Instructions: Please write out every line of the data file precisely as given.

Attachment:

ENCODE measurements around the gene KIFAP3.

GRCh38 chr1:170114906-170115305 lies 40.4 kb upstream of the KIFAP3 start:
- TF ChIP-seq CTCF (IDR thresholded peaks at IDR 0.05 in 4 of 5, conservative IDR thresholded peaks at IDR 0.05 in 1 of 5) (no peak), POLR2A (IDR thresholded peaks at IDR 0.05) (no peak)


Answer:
ENCODE measurements around the gene KIFAP3.

GRCh38 chr1:170114906-170115305 lies 40.4 kb upstream of the KIFAP3 start:
- TF ChIP-seq CTCF (IDR thresholded peaks at IDR 0.05 in 4 of 5, conservative IDR thresholded peaks at IDR 0.05 in 1 of 5) (no peak), POLR2A (IDR thresholded peaks at IDR 0.05) (no peak)